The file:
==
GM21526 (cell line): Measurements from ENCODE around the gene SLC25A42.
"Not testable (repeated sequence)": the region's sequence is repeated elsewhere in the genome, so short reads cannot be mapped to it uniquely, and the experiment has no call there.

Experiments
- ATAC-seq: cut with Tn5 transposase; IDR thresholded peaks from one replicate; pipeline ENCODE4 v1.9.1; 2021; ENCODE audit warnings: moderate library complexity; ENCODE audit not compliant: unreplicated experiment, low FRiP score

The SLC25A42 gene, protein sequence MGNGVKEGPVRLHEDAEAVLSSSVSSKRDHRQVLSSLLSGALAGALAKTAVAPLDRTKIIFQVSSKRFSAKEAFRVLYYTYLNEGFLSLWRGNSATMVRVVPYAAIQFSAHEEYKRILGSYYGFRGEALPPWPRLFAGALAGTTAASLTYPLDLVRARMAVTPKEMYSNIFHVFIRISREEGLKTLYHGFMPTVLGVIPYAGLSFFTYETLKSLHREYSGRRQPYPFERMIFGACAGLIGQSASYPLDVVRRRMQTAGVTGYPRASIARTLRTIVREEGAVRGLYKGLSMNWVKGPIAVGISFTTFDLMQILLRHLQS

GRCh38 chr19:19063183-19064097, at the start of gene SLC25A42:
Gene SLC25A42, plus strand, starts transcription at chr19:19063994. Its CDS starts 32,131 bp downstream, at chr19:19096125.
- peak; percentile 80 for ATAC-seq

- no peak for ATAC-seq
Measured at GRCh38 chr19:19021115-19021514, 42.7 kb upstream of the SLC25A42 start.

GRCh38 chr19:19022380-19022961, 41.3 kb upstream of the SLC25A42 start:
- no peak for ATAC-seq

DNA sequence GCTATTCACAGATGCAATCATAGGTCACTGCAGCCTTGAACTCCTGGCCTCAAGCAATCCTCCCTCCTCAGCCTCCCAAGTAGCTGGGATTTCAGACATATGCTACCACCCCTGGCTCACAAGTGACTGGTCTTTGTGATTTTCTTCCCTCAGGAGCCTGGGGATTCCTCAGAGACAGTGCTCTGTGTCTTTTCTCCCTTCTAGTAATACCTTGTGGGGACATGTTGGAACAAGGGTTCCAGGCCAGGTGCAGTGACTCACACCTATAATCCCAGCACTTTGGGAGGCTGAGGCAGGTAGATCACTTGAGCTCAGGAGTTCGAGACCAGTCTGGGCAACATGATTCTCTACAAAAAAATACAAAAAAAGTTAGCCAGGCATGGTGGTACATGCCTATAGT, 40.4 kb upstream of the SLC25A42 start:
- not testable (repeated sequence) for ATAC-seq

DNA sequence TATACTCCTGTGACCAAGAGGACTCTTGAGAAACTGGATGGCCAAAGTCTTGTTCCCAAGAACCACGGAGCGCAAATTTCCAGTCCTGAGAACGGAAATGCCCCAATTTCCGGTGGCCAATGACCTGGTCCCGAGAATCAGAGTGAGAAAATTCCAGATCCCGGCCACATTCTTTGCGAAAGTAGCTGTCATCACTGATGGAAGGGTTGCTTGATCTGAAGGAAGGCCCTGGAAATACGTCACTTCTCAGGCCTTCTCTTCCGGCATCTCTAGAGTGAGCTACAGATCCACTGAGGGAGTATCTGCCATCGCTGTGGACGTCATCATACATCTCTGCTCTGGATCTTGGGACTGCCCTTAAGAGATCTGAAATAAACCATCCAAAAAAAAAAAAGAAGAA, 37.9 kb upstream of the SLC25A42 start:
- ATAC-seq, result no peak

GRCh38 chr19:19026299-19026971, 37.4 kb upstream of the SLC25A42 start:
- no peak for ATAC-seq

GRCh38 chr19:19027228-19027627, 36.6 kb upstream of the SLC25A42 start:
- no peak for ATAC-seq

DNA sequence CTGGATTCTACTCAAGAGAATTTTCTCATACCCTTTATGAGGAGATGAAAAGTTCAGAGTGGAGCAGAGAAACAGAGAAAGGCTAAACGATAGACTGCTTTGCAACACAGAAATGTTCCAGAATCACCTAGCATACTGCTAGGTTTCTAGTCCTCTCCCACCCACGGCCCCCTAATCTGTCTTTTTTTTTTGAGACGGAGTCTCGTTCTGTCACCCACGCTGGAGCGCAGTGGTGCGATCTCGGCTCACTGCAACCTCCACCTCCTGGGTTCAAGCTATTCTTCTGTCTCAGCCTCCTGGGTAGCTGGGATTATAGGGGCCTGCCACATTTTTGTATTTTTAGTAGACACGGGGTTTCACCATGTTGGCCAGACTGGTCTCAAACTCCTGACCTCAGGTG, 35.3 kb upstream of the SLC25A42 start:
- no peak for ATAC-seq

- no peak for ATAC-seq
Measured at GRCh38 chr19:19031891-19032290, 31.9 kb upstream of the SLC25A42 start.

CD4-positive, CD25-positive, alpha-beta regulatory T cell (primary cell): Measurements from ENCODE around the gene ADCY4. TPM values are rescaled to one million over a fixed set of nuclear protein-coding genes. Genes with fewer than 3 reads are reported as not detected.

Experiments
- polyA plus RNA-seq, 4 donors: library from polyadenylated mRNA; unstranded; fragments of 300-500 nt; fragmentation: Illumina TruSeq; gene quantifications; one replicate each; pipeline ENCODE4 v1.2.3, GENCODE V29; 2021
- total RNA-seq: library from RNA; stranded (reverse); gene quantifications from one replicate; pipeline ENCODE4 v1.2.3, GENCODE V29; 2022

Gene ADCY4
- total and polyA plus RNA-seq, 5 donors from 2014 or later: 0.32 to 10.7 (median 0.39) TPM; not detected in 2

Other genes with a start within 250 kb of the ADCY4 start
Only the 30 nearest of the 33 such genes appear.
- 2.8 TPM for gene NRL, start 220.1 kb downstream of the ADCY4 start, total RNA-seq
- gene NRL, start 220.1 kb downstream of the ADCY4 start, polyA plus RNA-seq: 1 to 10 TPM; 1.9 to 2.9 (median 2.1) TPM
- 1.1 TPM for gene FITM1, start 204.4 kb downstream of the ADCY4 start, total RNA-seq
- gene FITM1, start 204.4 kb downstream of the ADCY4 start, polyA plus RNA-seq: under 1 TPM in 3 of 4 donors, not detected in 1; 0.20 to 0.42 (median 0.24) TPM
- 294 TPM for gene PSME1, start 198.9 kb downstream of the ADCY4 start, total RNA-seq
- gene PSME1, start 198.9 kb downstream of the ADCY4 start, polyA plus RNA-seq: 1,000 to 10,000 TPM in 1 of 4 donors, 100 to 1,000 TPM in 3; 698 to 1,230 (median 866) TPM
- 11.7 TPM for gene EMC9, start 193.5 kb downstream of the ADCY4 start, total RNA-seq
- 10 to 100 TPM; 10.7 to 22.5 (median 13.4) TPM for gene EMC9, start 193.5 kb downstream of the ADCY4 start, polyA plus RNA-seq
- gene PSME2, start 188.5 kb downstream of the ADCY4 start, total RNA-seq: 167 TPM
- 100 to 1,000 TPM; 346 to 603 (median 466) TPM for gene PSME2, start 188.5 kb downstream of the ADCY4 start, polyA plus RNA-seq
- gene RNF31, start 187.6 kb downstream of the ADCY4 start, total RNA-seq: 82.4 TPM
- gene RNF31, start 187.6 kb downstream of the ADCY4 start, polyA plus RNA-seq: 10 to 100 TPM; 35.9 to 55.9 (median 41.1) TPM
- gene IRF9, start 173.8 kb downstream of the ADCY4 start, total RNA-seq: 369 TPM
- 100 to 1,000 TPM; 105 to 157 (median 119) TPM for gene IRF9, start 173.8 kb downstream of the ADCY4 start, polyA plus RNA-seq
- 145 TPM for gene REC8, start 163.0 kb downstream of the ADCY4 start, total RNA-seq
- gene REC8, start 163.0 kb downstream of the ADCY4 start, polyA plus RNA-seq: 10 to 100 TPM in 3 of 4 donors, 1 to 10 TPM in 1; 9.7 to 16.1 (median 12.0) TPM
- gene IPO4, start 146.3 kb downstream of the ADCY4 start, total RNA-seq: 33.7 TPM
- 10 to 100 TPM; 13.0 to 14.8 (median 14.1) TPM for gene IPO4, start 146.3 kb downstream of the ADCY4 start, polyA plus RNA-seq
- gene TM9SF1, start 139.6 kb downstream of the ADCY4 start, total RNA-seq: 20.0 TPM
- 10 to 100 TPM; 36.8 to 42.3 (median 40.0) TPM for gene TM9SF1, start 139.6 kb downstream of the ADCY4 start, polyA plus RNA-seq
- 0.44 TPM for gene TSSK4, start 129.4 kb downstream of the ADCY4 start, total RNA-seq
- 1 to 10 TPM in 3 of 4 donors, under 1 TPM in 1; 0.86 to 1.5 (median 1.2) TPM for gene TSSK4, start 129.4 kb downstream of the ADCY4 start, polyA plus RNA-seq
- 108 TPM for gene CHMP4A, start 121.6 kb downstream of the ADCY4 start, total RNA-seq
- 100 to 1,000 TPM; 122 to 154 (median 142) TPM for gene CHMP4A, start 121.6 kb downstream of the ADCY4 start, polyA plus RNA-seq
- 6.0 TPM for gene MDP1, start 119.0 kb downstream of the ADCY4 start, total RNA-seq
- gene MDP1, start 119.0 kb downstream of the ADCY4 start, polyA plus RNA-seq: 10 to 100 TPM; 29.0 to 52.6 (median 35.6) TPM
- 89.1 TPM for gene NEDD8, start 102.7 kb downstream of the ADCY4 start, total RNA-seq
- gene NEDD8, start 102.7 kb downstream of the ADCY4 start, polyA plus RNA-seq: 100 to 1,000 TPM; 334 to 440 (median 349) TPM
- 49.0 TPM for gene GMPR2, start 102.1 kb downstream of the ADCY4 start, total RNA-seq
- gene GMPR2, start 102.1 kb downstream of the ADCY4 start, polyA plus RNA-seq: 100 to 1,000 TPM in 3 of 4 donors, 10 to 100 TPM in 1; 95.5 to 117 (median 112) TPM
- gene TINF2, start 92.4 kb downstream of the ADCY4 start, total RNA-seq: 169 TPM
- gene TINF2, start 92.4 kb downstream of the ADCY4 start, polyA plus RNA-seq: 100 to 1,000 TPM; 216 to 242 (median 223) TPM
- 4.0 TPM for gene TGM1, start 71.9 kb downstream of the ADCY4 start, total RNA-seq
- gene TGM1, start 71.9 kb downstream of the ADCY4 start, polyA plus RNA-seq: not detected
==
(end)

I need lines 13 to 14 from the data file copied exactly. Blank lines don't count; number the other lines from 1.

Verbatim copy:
DNA sequence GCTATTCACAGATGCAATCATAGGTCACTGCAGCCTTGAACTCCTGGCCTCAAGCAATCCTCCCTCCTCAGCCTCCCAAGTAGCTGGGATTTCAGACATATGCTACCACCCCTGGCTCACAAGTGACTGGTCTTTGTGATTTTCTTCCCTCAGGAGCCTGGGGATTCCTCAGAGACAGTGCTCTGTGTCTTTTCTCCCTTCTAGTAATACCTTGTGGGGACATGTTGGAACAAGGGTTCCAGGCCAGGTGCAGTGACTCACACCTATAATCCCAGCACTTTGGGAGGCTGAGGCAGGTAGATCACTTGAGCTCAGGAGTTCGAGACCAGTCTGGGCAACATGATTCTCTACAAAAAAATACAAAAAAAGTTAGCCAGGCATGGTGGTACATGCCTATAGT, 40.4 kb upstream of the SLC25A42 start:
- not testable (repeated sequence) for ATAC-seq